Goodbye, Long Island Philharmonic
Part of orchestra’s failure was that the board failed to listen to musicians
Volume 116, No. 4April, 2016
Well, wouldn’t you know it! Remember how my column last month expressed cautious optimism about the freelance concert world? I wrote about some recent Local 802 deals that showed progress in wages and other conditions. I wondered if the recent toxic economic environment had actually abated enough to encourage donors to resume a robust support of nonprofits. For evidence, I submitted the New York Pops contract, which provides wage increases for the first time in several years. It seemed to be a strong indicator of an economic and funding recovery, a recovery that might benefit the freelance concert world in general.
Well, the day I submitted that article to Allegro, I received news that the Long Island Philharmonic had ceased operations. That news was actually not surprising to me. The Long Island Phil had been limping along for a number of years, without clear administrative guidance or realistic funding goals, much less any success meeting those goals. But the news also had a deeply personal, and, frankly, depressing effect. You see, I had served as principal trombone of the Long Island Philharmonic since 1982, ending only in 2011, when I assumed the role of financial vice president here at Local 802. My last professional performance as a trombonist was with the Long Island Phil…and the last piece was the “Stars and Stripes Forever” march.
I was also one of the first members of the Long Island Phil committee, which strongly defended musicians’ rights and was dedicated to the orchestra and its musicians. Most recently, that committee included Jay Shulman, John Babich, David Read, Valerie Levy and David Creswell. Over a number of years, the committee made many suggestions to management about marketing, fundraising, peer orchestra collaboration, board rejuvenation and successorship, and more. None of these suggestions were ever followed or given much credence by the failed management hierarchy. Our continuing efforts to steer the orchestra’s management towards a sustainable future were never accorded much attention. Would there have been a different outcome for the orchestra if the committee had been respected? Could the board’s actions have been better directed if they had acknowledged the committee’s expertise and experience? We will never know. Years ago, this orchestra contemplated a 20-week season. Now it has nothing. What a waste of talent.
The larger issue is this. From a business point of view, musicians should be seen as an asset, not a liability. Some orchestra board members have always rejected that premise. We’re not just talking about the Long Island Philharmonic – also look at the defunct Brooklyn Philharmonic. It is surely clear now that orchestra board members who reject the offer of assistance and advice from its own musicians do so at the peril of their own existence.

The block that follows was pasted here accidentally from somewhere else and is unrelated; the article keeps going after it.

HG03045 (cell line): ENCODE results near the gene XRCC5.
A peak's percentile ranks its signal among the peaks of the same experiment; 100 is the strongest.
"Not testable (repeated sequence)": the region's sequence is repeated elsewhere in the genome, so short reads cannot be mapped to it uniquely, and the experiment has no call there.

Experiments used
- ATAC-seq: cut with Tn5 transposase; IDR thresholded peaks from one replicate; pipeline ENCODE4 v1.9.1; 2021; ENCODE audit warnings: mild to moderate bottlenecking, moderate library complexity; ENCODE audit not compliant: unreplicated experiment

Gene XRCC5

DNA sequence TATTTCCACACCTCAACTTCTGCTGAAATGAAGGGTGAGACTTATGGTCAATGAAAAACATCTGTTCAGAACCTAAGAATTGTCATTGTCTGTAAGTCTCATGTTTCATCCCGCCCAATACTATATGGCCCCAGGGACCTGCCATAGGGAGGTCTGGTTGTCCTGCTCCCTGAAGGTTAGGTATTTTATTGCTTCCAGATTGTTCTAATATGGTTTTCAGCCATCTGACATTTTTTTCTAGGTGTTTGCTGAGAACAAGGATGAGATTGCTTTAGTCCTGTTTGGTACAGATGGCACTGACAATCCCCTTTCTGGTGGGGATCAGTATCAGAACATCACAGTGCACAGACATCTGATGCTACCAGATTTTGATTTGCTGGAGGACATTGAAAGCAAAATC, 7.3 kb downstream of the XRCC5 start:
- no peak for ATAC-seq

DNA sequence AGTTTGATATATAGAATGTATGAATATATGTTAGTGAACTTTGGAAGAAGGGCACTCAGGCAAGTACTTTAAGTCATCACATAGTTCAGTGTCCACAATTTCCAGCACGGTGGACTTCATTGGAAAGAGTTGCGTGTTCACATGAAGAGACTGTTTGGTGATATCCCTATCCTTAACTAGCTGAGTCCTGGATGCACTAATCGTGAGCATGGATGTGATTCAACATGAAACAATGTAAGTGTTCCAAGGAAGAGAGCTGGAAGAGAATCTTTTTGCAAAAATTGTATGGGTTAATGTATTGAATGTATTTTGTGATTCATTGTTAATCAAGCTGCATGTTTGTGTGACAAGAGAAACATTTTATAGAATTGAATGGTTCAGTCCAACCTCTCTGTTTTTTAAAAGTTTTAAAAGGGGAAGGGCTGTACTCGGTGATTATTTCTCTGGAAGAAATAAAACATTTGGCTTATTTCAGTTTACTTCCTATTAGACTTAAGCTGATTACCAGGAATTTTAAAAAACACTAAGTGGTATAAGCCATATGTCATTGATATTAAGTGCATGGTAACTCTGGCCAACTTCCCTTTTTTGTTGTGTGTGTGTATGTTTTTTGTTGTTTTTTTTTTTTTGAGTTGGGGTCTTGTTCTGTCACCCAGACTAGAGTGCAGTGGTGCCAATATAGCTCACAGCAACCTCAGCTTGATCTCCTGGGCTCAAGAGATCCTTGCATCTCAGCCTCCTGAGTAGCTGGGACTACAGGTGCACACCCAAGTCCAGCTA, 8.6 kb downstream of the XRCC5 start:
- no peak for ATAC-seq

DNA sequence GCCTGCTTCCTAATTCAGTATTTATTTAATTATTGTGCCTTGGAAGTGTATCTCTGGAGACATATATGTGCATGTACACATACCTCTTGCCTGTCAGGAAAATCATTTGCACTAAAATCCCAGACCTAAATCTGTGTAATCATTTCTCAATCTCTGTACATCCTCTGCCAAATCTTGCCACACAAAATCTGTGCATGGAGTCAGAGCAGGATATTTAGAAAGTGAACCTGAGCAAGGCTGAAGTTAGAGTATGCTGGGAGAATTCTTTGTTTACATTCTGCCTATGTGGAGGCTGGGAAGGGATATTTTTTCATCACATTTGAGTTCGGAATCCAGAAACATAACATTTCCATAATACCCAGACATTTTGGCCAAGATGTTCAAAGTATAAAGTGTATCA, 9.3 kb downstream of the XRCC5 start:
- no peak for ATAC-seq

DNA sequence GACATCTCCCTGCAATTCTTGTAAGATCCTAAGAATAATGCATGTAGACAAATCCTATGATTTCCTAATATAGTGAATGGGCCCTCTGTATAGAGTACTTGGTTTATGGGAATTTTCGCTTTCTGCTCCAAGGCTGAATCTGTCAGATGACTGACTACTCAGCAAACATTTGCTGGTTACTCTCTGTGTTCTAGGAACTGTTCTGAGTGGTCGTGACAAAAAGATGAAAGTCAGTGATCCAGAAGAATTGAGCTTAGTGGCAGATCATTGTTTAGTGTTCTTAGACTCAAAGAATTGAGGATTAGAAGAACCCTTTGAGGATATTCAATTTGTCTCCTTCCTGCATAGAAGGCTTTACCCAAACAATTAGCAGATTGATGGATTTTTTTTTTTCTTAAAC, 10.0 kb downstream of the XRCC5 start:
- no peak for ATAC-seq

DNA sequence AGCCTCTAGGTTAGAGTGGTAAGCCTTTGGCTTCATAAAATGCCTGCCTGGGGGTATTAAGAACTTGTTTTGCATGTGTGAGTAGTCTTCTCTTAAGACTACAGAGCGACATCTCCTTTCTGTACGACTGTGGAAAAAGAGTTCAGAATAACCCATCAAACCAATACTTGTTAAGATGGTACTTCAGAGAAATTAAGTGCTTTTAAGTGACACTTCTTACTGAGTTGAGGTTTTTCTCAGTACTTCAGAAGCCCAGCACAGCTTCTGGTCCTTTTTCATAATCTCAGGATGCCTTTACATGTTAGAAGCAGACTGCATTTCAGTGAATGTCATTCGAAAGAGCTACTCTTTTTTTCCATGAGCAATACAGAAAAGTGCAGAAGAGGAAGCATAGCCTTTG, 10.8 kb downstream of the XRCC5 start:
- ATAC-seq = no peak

Organizational collapse is impossible to predict, but it is never inevitable. The practice of empowering and listening to musicians needs to be the new paradigm for orchestra outreach, credibility and even survival. Orchestra managers must honestly commit to their artists. This could lead to new funding models that might actually succeed. Mission statements need to be taken more seriously and they must actively supported by everyone in the organization – including board members, managers and musicians. That means you, Local 802 members! The contrary, head-to-head management position, our current reality, could not be more dysfunctional and self-destructive, not only to the business but more importantly to the survival and vitality of our art form. The obligation of all of us to unite and support our art could not be more striking when we are all witnessing the unconscionable collapse of our employers.
Understand as well that these points apply not just to a 37-year old institution like the Long Island Philharmonic, but also to newer ensembles, even ones that don’t enjoy Local 802 collective bargaining agreements. Ensembles that consider themselves to be operating under a new paradigm with no “managers” or “leaders” should take a second look at their structure. Do you play for an ensemble like this? If so, do you have a pension? Do you have health insurance? Do you believe a 401(k) or personal investments are viable substitutes for the AFM pension plan?
Finally, even though your ensemble may be “collaborative,” are you actually an empowered participant in strategic decisions? If not, maybe you should think about calling Local 802. We can help you assess your ensemble’s structure and give you suggestions that might ultimately increase musicians’ pay, benefits, respect and power.
Local 802 always looks at the bigger picture. We want our ensembles to survive, and that means supporting structures that are beneficial to both musicians and management. We even want to help with fundraising. But we cannot do so alone, and certainly not if orchestra board members ignore the expertise and input of our musicians. We all have a chance at survival if there is mutual respect. Without that, our future is up in the air. Look at the big freelance orchestras that were prominent a decade or two ago and that are now absent. Every one of those orchestras that are now out of the picture or close to it employed immensely intelligent, talented and dedicated musicians whose voices were ignored. When managers disregard those expert voices, they contribute significantly to the current degradation of a once-vital artistic scene. Let’s find the better way forward.